CLASP profile: Aaron Malcomb

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• Where are you from and how did you get into piping?
I am from the United States, living in Washington state for the last 17 years. I got into piping as a teenager after listening to Scottish folk bands like The Tannahill Weavers and Capercaillie and got a practice chanter at the first Highland Games I ever went to.

• How has the pandemic affected your piping personally?
Like most pipers it has meant no ‘live’ competitions or traveling. I had planned to go to the Worlds and Piping Live! in 2020 where I wanted to play in the CLASP event but I had to opt for the online contests instead.

• Is there anything you can’t leave home without?
When I travel, I almost always bring a chanter of some kind if I am not bringing pipes.

• What’s your favourite international food?
East Indian food is probably my favourite non-Western cuisine.

• What’s the strangest thing you’ve ever eaten?
I tried all kinds of street food during a trip to China in 2015 so (of what I know of) either the random, deep-fried duck parts or the deep-fried crab – shell and all.

• When you travel is there something you particularly miss when away? Mainly friends and family and a space to call my own.

• Do you have a set practice routine you could share with readers?

The ‘five minute rule’ is my only set routine (give or take a few minutes). This just means if I am not feeling a strong drive to play I just give myself five minutes on the chanter or 15-20 minutes on the pipes to play through something specific. That either makes for a brief but productive practice or the drive to play more is sparked and I have a longer, productive session.

• What’s your most memorable performance you’ve taken part in, either band or solo?
Played with a pipe band in a parade in Shanghai in 2015 where there were hundreds of thousands of spectators. As we were queued up waiting to step off we got to meet people from all over the world in bands of various genres.

• What’s your most memorable performance you’ve heard – band or soloist?
Dr. Angus MacDonald winning the 1997 Silver Chanter at Dunvegan Castle playing Lament for the Children with immaculate tone and phrasing.

• Who has been the biggest influence on your piping? 
Probably Fred Morrison; I had his albums in constant rotation and was inspired to take up border pipes before he first came to Washington state for workshops which he has now done several times. I have had huge encouragement and help from Fred both with both bellows pipes and Highland pipes.

• How do you relax and do you have other interests or hobbies?
My other interests are still mainly music but lately have been doing some language lessons and trying prop-making. Otherwise it’s streaming movies and TV online.

• Have you taken part in any show, concerts or recitals this year?
Unfortunately, no.

• What’s your favourite destination, either for a holiday or on a piping trip? Definitely Scotland but I had a fantastic experience at the William Kennedy festival in Armagh. I hope to get to Lorient when travel opens back up.

• Do you have a go at the local language when abroad?
Yes, even if it’s just the basics.

• Favourite piece of music – any music?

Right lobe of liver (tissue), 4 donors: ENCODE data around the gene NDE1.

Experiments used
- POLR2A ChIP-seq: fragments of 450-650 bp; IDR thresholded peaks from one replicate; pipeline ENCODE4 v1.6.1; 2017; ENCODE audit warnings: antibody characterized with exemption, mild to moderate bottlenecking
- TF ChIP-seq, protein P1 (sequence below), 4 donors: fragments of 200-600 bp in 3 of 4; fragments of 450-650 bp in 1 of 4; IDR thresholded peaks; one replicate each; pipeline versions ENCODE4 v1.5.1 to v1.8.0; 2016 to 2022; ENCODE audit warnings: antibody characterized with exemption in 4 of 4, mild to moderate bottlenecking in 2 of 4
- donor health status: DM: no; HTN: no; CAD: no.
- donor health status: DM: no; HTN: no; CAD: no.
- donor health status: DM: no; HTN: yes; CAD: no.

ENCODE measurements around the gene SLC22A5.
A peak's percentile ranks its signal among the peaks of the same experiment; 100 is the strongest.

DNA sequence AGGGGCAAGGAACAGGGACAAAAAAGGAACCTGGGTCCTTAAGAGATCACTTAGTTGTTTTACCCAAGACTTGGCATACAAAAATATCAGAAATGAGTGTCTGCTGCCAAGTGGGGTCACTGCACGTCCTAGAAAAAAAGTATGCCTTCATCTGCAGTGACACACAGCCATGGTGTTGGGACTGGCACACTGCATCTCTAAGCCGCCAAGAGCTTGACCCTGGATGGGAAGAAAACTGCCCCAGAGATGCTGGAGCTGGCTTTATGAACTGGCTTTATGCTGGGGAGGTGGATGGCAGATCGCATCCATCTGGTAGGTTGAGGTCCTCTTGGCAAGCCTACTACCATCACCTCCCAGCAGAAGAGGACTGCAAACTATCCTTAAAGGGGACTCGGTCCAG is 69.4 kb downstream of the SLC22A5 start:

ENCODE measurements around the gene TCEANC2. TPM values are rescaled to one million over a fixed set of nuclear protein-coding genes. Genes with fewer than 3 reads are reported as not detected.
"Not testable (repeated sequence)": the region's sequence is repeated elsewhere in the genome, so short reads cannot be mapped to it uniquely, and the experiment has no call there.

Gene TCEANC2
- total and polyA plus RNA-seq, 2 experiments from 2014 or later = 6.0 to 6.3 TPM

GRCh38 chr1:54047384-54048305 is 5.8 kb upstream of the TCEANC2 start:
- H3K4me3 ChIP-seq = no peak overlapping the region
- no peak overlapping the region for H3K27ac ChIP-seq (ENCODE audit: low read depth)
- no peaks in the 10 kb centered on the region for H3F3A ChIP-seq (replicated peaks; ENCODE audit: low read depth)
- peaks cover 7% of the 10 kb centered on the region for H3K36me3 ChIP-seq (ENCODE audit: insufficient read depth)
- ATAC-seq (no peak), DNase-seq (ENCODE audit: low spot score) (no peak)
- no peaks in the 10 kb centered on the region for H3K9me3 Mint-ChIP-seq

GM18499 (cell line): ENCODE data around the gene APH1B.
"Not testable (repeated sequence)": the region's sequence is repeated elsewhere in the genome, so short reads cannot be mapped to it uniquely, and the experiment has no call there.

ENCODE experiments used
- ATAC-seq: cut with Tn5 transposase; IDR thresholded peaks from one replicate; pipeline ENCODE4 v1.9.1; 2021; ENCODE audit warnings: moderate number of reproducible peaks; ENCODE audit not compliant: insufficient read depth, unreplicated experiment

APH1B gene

Hard to pick but maybe Martyn Bennet’s Blackbird as an overall favourite.

• Was piping something you wanted to do from an early age?
No. I am originally from North Dakota where piping is very scarce and I was a teenager before ever hearing bagpipes in person.

• Which pipers did you aspire to, if any?
Even before the 1997 Silver Chanter the title track of Dr. Angus MacDonald’s À Sireadh Spòrs album was the first bit of solo piping I heard that made a big impression on me. Then as I heard more piping it was players like Roddy MacLeod, Pipe Major Angus MacDonald, Stuart Liddell, Fred Morrison, and Allan MacDonald who made the biggest impressions.

• Do you recall the very first competition you competed in?
My first ever competition was in a bagad. I was doing French immersion in Le Havre – which is not in Brittany but has a strong connection, similar to Liverpool with Ireland – and because of that it has a bagad. We went to Paris to compete against other bands from outside of Brittany. Bagad music has strong ties to social dances and the judges factor in how well the performance is suited for dancing. We placed second overall with a first in ‘danceability’.

• Favourite piobaireachd?
… a close tie between Lament for the Children and the Laird of Anapool’s Lament but have had some of my best performances with The Piper’s Warning to His Master and Sir Ewin Cameron of Lochiel’s Salute.

• Any humorous piping anecdote you can relate to the readers (keep it clean!)?
The 2011 Montréal Highland Games was a medley contest and the bands had to play in concert formation on an outdoor stage. I was playing with New Westminster Police and we had won the Grade 2 North American Championships the day before. We were in good form in spite of the celebrations the night before and the tone was ringing like bells as we played up to the stage. The stage itself was metal so the sound was bouncing a lot during our performance and I was hyper-focused on the Pipe Major when I saw a drumstick roll out from behind the line of pipers. Then suddenly I saw a couple pipers get nudged to the side as the Drum Sergeant squeezed between them to grab the drumstick. Strangely, nobody was distracted by it; we just carried on to finish the medley. We got docked a placing in the drumming but still won the contest. In the video of the performance there’s no audible disruption, only the visual.

• Thank you, Aaron!